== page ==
PHC Drivers with ATD Concession Need to Obtain Their PDVL by 30 June 2018

News Releases
22 Jun 2018

Many Have Not Attended PDVL Training or Registered
to Take the PDVL Test Once Over the Past Year Despite Reminders


    Private Hire Car (PHC) drivers, who are currently providing chauffeured services on an Approval-to-Drive (ATD) concession[1] and have yet to obtain their PHC Driver’s Vocational Licence (PDVLs) will not be able to provide chauffeured services after 30 June 2018.

PHC drivers holding ATD concession

2.  About 42,900 PHC drivers, who applied for the PDVL before 1 July 2017, were issued the ATD concession, and given at least one year to obtain a PDVL. Since the beginning of 2018, LTA has been actively reminding PHC drivers who have yet to obtain their PDVL, to attend the course and pass the test early. To facilitate PDVL applicants in their application for PDVL training and testing slots, LTA appointed ComfortDelGro (CDG) Taxi as a new training provider, and the Employment and Employability Institute (e2i) as a new test centre in December 2017. This is on top of the existing training and test centre at the Singapore Taxi Academy (STA)[2]. About 19,900 ATD concession holders have attended and passed the test so far.


3.  As at 17 June 2018, more than four in five of the remaining 23,000 ATD concession holders have not registered to sit for the test even once, despite reminders from the Land Transport Authority, Grab and the National Private Hire Vehicles Association, to do so. More than nine in ten of these ATD concession holders who have not attempted the test a single time, have also not attended the PDVL training.

4.  ATD concession holders who have not obtained their PDVL, but wish to continue providing chauffeured services after 30 June 2018, will need to re-apply[3] for the PDVL with the exception of those ATD concession holders who have registered for their PDVL course and test before 30 June, but have been scheduled for the tests in early July.  These ATD concession holders need not re-apply for their PDVL, and will be allowed to provide chauffeured services once they obtain the PDVL.

PDVL Training and Test

5.  To ensure commuter safety, PDVL holders are required to meet stringent safety standards. Since the implementation of the PDVL, around 70% of applicants who took the test have passed.

6.  The provision of chauffeured service puts drivers in contact with a wide range of commuters every day. Hence, PHC and taxi drivers must be able to speak simple English to communicate effectively with all commuters – both Singaporeans and tourists. Drivers must also be able to read English, so that they can navigate roads and buildings, the names of which are primarily in English.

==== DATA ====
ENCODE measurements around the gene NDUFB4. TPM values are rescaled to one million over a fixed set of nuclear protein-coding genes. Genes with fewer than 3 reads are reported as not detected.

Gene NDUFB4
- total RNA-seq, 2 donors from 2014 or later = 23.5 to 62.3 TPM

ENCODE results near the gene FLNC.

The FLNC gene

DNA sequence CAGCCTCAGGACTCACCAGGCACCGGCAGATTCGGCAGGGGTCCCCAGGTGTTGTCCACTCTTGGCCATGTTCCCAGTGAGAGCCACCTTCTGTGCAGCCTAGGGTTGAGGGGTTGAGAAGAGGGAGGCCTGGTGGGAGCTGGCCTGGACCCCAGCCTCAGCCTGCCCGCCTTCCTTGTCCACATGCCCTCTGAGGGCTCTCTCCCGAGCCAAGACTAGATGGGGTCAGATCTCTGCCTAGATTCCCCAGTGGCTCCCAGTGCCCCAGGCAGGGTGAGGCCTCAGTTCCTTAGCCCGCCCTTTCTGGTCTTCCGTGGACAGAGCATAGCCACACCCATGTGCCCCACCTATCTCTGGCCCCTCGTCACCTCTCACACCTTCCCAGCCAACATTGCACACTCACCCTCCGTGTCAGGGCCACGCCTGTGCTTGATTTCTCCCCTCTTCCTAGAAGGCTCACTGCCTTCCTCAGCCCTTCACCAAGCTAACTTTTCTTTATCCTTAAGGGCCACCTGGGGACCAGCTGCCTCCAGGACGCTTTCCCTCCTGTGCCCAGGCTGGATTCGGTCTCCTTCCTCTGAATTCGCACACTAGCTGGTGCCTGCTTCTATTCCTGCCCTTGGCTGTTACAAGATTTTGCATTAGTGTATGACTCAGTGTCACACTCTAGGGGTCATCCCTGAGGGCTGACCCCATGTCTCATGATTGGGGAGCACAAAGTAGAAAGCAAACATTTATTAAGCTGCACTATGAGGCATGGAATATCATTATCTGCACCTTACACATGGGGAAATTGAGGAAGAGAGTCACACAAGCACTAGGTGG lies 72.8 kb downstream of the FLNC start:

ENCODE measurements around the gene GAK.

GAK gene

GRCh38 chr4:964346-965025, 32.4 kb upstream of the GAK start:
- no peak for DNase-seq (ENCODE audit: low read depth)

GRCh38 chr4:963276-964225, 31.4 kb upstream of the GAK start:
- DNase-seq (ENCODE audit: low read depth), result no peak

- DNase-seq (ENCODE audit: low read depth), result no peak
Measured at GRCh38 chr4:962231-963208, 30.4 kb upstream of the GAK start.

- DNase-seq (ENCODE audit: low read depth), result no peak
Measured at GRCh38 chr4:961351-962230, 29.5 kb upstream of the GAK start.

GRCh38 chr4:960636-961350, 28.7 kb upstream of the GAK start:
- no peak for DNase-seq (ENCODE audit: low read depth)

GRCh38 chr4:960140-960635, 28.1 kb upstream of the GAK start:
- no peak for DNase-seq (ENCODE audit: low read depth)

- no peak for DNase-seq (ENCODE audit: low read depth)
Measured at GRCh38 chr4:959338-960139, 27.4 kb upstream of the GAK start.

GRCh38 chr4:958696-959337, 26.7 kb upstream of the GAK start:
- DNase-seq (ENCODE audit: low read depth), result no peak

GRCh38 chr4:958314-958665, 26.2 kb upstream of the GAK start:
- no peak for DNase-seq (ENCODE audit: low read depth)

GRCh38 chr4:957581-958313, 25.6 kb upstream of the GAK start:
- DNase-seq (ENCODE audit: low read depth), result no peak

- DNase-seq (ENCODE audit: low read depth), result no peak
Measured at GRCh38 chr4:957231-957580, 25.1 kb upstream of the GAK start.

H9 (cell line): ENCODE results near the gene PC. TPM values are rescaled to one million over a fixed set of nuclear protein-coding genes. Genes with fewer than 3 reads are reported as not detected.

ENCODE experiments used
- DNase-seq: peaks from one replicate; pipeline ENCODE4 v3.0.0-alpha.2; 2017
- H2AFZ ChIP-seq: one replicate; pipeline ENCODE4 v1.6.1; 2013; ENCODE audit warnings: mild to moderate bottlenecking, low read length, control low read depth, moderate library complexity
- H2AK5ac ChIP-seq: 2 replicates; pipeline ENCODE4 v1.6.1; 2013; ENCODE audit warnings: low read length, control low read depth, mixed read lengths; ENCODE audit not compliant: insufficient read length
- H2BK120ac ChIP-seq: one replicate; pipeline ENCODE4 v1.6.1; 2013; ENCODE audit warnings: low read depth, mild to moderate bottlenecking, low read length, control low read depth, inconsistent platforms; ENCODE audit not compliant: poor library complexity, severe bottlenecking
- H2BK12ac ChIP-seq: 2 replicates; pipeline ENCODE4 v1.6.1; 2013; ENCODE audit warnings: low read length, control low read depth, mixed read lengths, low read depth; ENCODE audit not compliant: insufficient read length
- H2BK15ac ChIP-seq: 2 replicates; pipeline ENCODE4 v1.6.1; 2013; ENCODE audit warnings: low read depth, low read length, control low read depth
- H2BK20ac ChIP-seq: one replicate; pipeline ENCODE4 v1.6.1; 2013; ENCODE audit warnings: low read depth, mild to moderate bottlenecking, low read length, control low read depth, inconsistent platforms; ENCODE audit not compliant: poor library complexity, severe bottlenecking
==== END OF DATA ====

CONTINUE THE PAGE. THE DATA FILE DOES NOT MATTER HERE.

7.  Those who need help to improve their English are encouraged to sign up for the Singapore Workforce Skills Qualifications (WSQ) Workplace Literacy Program (using their SkillsFuture Credit) or equivalent. Applicants who need help in understanding the course and passing the test are also strongly encouraged to sign up for remedial classes, which are regularly conducted by the STA and CDG Taxi training centres. LTA also constantly reviews the course and test curriculum content to make sure that they are updated and relevant.

8.  Drivers who no longer wish to provide chauffeured services or are unable to pass the PDVL test may approach e2i or Workforce Singapore for employment assistance. LTA will also work with Grab and training providers to help refer these drivers to e2i’s job fair[4]on 2 July 2018, which will have driving, delivery, or logistics-related jobs.

9.  Drivers who provide chauffeured services without a valid vocational licence will be liable, upon conviction, to a fine of up to $1,000 or a jail term of up to 3 months, or both. Repeat offenders will be liable, upon conviction, to a fine of up to $2,000 or a jail term of up to 6 months, or both.



Annex: PDVL Application Figures


[1] Applicants who applied for PDVLs before 1 July 2017 were issued the Approval-To-Drive concession, which allows applicants to provide chauffeured services without a PDVL up to 30 June 2018, during which they have to attend and pass the requisite training and test to obtain a PDVL. Applicants who applied for the PDVL on or after 1 July 2017 are only able to provide chauffeured services after obtaining their PDVLs.

[2] The expansion of training and testing capacity has helped shorten the average waiting period for PDVL and TDVL courses and tests from four to six weeks, to about one week today.

[3] An application fee of $40 is required for processing each vocational licence application.

[4] Please refer to www.e2i.com.sg for more information.